Configuring the Network Security Settings

Authorized users may incur unanticipated losses from attacks by malicious third parties, such as sniffing, spoofing, and tampering of data as it flows over a network. To protect your important and valuable information from these attacks, the machine supports the following features to enhance security and secrecy.
Firewall Settings
Unauthorized access by third parties, as well as network attacks and breaches, can be blocked by only allowing communication with devices that have a specific IP address. Restricting Communication by Using Firewalls
Proxy Settings
You can provide greater security by using a proxy server for connections outside the network, such as when browsing websites. Setting a Proxy
TLS Encrypted Communication
TLS is a protocol for encryption for data sent over a network and is often used for communication via a Web browser or an e-mail application. TLS enables secure network communication when accessing the machine in a variety of situations, such as when using the Remote UI or distributing device information. Configuring the Key and Certificate for TLS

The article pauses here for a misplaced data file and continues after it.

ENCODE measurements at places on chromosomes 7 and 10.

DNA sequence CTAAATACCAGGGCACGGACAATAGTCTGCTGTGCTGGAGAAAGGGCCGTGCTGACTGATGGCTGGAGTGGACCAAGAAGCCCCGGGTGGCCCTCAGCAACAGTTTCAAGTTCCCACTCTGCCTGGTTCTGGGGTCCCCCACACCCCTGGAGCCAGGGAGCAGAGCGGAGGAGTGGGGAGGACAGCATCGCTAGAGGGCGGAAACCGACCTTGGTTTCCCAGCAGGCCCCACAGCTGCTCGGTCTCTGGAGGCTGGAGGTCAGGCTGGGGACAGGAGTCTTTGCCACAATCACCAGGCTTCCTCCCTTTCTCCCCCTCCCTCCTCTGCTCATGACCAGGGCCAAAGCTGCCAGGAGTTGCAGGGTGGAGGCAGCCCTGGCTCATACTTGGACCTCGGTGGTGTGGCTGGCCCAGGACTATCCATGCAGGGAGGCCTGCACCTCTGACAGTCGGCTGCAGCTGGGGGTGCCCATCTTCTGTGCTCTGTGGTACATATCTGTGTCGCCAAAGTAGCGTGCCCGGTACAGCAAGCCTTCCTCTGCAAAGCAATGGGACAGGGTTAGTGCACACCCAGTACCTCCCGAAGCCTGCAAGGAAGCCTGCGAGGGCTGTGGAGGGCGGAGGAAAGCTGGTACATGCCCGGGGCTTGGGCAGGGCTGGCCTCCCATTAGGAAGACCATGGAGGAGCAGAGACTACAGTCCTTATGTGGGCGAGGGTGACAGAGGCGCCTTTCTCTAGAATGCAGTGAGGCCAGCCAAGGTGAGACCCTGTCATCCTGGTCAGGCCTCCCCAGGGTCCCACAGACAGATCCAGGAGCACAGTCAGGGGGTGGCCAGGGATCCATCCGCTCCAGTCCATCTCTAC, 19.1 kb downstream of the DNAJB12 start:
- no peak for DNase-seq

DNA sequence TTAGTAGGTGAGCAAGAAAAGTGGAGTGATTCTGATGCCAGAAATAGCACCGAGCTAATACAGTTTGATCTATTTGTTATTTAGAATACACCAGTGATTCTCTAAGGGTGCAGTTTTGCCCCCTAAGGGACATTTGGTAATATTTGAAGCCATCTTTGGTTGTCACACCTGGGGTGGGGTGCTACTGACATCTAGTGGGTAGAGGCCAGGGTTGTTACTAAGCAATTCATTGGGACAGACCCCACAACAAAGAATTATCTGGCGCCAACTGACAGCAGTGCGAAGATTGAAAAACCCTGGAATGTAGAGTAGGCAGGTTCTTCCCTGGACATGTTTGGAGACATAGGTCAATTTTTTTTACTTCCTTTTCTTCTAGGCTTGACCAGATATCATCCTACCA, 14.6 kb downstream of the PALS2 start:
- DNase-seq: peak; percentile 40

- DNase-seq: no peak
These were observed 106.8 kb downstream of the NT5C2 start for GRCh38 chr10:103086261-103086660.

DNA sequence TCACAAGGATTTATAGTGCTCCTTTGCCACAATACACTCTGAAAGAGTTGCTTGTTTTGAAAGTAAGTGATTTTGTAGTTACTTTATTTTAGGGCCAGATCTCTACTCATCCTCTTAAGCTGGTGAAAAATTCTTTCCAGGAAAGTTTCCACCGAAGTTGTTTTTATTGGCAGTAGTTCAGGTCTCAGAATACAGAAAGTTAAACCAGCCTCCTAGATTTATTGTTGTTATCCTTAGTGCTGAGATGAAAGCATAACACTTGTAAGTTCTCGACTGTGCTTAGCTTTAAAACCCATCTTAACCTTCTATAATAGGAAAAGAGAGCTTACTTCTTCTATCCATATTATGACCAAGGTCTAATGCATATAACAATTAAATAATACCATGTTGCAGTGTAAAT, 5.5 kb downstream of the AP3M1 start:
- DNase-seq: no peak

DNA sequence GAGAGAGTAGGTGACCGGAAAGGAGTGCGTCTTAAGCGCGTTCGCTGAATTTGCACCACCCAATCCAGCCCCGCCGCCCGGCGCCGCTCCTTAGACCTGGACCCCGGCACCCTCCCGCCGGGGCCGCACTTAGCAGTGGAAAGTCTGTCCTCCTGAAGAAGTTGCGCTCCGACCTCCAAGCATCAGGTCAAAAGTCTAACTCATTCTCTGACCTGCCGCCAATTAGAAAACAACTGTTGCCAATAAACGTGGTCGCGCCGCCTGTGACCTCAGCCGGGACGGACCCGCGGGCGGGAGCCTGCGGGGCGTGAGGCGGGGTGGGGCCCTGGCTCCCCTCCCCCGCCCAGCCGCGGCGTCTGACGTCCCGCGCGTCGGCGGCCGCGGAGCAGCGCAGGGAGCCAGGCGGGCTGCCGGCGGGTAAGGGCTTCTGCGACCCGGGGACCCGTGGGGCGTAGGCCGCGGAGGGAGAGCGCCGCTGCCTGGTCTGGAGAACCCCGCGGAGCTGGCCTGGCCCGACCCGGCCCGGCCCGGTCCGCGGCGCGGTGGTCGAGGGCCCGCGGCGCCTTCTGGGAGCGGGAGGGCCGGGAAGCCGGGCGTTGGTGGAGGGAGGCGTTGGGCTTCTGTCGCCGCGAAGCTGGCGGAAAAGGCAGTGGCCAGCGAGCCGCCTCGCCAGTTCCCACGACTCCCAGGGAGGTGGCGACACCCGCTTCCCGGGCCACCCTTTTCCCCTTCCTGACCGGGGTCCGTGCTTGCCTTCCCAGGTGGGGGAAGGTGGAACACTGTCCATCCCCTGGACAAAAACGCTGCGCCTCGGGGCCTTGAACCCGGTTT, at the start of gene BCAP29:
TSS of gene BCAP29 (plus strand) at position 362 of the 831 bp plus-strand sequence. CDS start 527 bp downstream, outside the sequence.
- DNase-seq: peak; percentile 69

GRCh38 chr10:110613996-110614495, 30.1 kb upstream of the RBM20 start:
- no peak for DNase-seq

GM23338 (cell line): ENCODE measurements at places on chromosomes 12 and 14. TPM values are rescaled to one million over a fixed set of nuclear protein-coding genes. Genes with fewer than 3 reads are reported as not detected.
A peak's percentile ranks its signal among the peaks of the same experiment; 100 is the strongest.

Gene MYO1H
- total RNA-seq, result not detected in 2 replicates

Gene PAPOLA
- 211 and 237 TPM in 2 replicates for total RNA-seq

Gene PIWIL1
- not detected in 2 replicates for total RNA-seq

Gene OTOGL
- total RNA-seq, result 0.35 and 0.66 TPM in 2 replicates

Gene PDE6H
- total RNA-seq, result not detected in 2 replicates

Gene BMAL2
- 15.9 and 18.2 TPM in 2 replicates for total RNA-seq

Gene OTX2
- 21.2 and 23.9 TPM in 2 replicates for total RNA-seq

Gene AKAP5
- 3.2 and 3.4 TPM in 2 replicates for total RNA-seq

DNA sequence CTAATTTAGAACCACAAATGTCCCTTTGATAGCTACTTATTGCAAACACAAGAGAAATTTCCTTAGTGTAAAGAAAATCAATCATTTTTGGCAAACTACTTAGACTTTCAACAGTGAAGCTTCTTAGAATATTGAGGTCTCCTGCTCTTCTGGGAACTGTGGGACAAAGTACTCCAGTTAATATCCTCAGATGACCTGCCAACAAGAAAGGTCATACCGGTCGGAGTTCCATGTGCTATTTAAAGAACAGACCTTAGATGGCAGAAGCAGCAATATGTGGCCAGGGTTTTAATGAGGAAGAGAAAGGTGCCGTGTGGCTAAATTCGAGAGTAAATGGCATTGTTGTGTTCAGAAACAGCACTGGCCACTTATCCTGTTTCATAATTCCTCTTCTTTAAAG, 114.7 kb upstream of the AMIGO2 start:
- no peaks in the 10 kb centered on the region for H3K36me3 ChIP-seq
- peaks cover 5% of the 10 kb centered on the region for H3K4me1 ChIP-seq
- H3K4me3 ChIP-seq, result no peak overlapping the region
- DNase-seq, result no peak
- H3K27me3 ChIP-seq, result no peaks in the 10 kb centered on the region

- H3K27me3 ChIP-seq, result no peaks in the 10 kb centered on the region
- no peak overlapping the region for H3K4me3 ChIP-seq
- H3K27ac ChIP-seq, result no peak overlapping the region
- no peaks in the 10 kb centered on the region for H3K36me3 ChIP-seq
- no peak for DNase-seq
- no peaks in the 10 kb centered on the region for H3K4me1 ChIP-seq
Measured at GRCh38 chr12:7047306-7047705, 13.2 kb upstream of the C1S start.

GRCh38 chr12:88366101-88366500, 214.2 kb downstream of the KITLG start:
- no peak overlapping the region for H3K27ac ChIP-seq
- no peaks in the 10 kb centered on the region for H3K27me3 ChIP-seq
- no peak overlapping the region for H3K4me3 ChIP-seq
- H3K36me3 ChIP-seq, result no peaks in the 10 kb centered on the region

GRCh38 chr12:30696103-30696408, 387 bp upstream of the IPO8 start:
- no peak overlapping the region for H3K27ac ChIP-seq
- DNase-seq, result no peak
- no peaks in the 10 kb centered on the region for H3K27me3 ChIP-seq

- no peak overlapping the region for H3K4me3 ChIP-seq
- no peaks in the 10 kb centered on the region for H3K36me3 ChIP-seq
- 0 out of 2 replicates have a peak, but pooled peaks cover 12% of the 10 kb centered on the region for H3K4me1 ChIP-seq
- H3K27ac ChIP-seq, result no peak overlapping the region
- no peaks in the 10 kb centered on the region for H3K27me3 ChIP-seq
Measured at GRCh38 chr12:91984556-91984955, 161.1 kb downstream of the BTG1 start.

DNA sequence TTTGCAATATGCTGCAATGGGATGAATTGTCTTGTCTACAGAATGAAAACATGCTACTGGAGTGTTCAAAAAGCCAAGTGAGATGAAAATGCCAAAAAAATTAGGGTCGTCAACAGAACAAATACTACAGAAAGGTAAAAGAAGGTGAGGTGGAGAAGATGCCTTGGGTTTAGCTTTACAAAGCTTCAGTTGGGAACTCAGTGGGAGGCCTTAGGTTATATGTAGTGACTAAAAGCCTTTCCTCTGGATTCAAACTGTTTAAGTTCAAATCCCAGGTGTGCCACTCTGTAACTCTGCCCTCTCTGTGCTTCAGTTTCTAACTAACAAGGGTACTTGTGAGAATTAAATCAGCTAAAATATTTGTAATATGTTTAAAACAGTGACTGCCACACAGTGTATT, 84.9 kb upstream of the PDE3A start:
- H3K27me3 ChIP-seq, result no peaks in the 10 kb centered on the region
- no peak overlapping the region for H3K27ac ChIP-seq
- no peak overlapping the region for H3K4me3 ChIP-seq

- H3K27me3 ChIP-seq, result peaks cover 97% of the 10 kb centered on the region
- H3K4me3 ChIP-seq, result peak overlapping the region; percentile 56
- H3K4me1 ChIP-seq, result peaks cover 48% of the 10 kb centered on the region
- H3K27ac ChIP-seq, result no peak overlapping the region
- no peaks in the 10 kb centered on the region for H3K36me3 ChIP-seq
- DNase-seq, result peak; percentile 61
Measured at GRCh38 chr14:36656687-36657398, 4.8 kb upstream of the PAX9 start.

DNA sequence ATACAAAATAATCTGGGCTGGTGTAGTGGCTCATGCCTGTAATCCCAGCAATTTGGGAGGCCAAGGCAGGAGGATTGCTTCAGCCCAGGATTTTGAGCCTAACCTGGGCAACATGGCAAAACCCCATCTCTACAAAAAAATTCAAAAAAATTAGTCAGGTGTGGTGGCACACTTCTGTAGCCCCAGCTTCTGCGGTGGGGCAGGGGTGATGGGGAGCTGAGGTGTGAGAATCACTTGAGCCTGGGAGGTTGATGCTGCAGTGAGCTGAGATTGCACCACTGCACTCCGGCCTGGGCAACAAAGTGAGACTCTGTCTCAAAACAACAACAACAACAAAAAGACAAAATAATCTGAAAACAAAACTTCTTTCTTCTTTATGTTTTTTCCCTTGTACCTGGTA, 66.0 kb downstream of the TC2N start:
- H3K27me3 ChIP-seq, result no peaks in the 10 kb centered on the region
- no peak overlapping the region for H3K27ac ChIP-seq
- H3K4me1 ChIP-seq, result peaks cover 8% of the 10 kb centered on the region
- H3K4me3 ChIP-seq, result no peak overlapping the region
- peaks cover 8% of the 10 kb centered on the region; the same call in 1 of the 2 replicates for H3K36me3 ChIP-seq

IPSec Communication
While TLS only encrypts data used on a specific application, such as a Web browser or an e-mail application, IPSec encrypts the whole (or payloads of) IP packets. This enables IPSec to offer a more versatile security system than TLS. Configuring the IPSec Settings
IEEE 802.1X Authentication
If a device tries to connect and start communicating on an 802.1X network, the device must go through user authentication in order to prove that the connection is made by an authorized user. Authentication information is sent to and checked by a RADIUS server, which permits or rejects communication to the network depending on the authentication result. If authentication fails, a LAN switch (or an access point) blocks access from the outside of the network. The machine can connect to an 802.1X network as a client device. Configuring the IEEE 802.1X Authentication Settings
4W7Y-0A3